Are you confused about lighting options for your home? You’re not alone. The number of light bulbs hitting the marketplace today is overwhelming. While the Federal Trade Commission (FTC) “Lighting Facts” labels promise to take the mystery out of comparing one light bulb to another, there’s still remains the question of what distinguishes one type of light bulb from another.
American inventor Thomas Edison would be amazed at today’s lighting options. No longer is it easy to find a replacement bulb that’s both energy efficient and easy on the wallet. But, help is on its way. Energy Star has a ratings system to help consumers identify qualified CFLs that are both energy saving and cost effective. FTC’s new labels should help consumers weed through more promising light bulb options.
Ready to buy that replacement bulb? Looking for energy efficient light bulbs that won’t break the bank? Before you go shopping, it’s important to understand the technology and the options before you. Check out these ABCs of Lighting: A Primer on Energy Saving Light Bulbs Today. Sure to get your home and garden lighting on track.
Incandescent Light Bulbs. This light bulb is characterized as an electric light source that generates light by heating a filament made of wound metal wire to high temperature which emits light. The filament is enclosed in glass and filled with inert gas. The light bulb gets its power from electric current. Heat is lost in the process. Incandescent light bulbs are being phased out in the United States and around the world, replaced by other light bulbs and technologies that emit light in a cooler, more cost-efficient way.
Halogen Lamps. A halogen lamp is a type of incandescent lamp with a tungsten filament that’s contained within an inert gas and a small amount of halogen, such as iodine or bromine. When the halogen gas connects with the tungsten filament, it produces a chemical reaction that helps to emit light. This halogen cycle offers a cleaner technology than, say, incandescent light bulbs, and as a result increases the life of the halogen bulb. But, halogen lamps get hotter than incandescent and may cause a safety hazard for homeowners.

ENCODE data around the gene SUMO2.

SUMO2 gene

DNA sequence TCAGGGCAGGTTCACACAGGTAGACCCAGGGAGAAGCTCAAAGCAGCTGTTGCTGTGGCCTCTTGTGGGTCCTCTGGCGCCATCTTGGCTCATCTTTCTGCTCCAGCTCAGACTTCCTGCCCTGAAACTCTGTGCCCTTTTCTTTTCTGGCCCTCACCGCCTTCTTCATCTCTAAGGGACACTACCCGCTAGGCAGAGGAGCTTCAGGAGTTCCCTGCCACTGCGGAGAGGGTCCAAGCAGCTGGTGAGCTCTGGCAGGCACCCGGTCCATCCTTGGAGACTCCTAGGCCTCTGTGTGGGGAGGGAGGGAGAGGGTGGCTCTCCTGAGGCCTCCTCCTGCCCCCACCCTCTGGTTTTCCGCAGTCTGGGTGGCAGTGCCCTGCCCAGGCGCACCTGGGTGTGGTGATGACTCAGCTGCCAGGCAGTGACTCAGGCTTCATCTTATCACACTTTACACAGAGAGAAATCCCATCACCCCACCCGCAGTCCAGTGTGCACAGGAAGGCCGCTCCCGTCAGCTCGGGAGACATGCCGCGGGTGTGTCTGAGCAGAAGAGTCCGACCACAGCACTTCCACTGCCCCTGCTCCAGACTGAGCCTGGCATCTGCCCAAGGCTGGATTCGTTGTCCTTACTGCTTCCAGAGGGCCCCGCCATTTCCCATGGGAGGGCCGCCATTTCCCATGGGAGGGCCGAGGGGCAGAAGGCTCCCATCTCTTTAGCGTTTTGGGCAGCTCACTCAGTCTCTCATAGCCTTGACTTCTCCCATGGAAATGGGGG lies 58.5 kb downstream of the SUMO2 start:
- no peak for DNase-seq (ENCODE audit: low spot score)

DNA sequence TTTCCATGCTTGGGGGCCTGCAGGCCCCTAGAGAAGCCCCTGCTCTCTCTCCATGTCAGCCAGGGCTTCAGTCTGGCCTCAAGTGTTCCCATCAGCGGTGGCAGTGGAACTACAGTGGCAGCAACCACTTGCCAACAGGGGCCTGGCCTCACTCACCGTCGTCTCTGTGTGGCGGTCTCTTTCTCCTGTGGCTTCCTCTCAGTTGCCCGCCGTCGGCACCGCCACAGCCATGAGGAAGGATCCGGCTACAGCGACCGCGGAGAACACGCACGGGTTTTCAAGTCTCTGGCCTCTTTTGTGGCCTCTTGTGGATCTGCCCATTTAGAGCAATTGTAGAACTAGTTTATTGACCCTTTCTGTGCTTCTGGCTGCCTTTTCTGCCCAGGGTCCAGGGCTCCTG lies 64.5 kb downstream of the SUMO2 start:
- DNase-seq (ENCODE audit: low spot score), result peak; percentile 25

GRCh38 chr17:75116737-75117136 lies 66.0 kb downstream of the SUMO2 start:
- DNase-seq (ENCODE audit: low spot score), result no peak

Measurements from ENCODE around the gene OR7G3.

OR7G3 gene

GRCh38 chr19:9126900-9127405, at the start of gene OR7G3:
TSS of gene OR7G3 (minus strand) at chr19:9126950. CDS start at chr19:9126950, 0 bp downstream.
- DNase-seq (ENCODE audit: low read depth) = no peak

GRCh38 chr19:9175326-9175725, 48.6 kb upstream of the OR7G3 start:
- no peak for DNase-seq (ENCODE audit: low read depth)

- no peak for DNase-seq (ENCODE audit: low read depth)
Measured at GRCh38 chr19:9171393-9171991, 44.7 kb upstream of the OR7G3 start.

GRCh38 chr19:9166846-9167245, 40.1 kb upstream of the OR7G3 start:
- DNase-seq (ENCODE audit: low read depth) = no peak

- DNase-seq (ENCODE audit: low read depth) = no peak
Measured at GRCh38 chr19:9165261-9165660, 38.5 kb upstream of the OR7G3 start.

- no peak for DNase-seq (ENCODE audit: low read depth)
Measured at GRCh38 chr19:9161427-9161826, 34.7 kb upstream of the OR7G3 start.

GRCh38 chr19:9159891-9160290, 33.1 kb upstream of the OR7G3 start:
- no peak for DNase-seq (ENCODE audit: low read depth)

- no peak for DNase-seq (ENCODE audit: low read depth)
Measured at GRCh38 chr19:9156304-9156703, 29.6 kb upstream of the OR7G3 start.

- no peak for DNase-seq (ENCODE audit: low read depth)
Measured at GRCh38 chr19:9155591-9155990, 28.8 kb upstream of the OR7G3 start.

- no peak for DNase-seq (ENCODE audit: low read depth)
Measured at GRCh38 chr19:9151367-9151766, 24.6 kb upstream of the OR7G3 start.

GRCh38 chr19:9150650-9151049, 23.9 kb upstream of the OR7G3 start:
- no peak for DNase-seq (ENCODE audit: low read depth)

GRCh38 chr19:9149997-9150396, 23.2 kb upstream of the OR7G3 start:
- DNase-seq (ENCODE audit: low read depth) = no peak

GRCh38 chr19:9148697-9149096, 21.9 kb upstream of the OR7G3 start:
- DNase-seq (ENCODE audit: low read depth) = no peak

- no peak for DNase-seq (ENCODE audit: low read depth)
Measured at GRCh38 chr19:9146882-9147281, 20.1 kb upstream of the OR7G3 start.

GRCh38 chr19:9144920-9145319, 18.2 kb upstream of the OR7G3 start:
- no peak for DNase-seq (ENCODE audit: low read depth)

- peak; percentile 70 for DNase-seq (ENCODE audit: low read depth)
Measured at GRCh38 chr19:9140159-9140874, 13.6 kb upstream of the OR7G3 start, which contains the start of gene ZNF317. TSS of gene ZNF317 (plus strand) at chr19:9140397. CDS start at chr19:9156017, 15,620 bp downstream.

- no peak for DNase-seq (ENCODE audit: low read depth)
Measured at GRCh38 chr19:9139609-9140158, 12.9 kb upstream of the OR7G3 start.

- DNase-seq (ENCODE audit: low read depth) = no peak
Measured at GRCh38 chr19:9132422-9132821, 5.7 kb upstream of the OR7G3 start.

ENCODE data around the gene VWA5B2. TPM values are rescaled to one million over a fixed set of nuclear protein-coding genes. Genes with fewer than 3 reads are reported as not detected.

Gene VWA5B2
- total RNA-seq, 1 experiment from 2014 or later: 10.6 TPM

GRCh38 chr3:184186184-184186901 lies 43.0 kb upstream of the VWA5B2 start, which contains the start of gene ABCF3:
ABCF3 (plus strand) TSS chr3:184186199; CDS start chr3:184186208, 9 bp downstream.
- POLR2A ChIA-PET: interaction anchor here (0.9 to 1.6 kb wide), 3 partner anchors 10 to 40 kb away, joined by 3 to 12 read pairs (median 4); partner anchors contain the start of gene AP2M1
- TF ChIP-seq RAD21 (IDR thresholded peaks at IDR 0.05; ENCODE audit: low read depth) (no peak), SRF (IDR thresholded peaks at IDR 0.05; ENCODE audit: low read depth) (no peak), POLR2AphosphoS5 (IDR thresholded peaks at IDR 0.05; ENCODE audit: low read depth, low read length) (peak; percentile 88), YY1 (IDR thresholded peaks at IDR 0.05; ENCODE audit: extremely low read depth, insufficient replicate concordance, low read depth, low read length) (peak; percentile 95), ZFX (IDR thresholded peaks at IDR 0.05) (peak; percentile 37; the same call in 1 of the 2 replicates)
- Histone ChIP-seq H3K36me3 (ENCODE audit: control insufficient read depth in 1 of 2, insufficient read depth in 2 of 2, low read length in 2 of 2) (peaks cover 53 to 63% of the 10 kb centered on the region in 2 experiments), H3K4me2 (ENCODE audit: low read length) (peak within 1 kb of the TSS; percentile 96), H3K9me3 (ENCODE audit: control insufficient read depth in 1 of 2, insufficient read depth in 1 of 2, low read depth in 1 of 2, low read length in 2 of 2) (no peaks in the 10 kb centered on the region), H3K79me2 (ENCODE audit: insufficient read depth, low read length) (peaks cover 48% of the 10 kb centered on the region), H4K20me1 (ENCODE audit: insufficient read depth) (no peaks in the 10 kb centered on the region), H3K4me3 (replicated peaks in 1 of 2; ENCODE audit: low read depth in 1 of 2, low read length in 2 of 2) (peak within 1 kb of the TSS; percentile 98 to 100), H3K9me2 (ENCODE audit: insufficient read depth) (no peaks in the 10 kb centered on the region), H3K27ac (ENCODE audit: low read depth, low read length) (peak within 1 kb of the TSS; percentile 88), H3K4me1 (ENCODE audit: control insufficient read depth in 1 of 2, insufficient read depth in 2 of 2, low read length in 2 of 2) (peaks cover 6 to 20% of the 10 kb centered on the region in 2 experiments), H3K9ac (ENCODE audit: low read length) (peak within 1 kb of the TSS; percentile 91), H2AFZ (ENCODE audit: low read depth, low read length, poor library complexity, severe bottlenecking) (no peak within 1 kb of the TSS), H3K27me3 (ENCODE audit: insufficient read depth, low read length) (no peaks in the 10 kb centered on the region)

Compact Fluorescent Light Bulbs (CFLs). These light bulbs emit the same amount of light as traditional incandescent light bulbs but use less power. They also last longer than traditional lighting. CFLs have come a long way in mimicking the soft light emitted by traditional light bulbs. CFLs are produced to fit into most lightening fixtures as a reasonable, energy saving alternative to incandescent. Energy Star ratings help homeowners identify qualified CFLs that are both economically and energy efficient. But, CFLs cost more and contain mercury, posing a safety hazard for homeowners.
Long Lasting LEDs. Cities and towns across the United States are replacing energy draining lights with long lasting LEDs. While the commercial applications of LEDs continue to show great promise, it’s likely that the long lasting LED will find its way into American homes and become another cost efficient, long lasting and energy saving lighting alternative in the future.
Lamp Section, National Electrical Manufacturers Association (NEMA)
Federal Trade Commission
International Association of Lighting Management Companies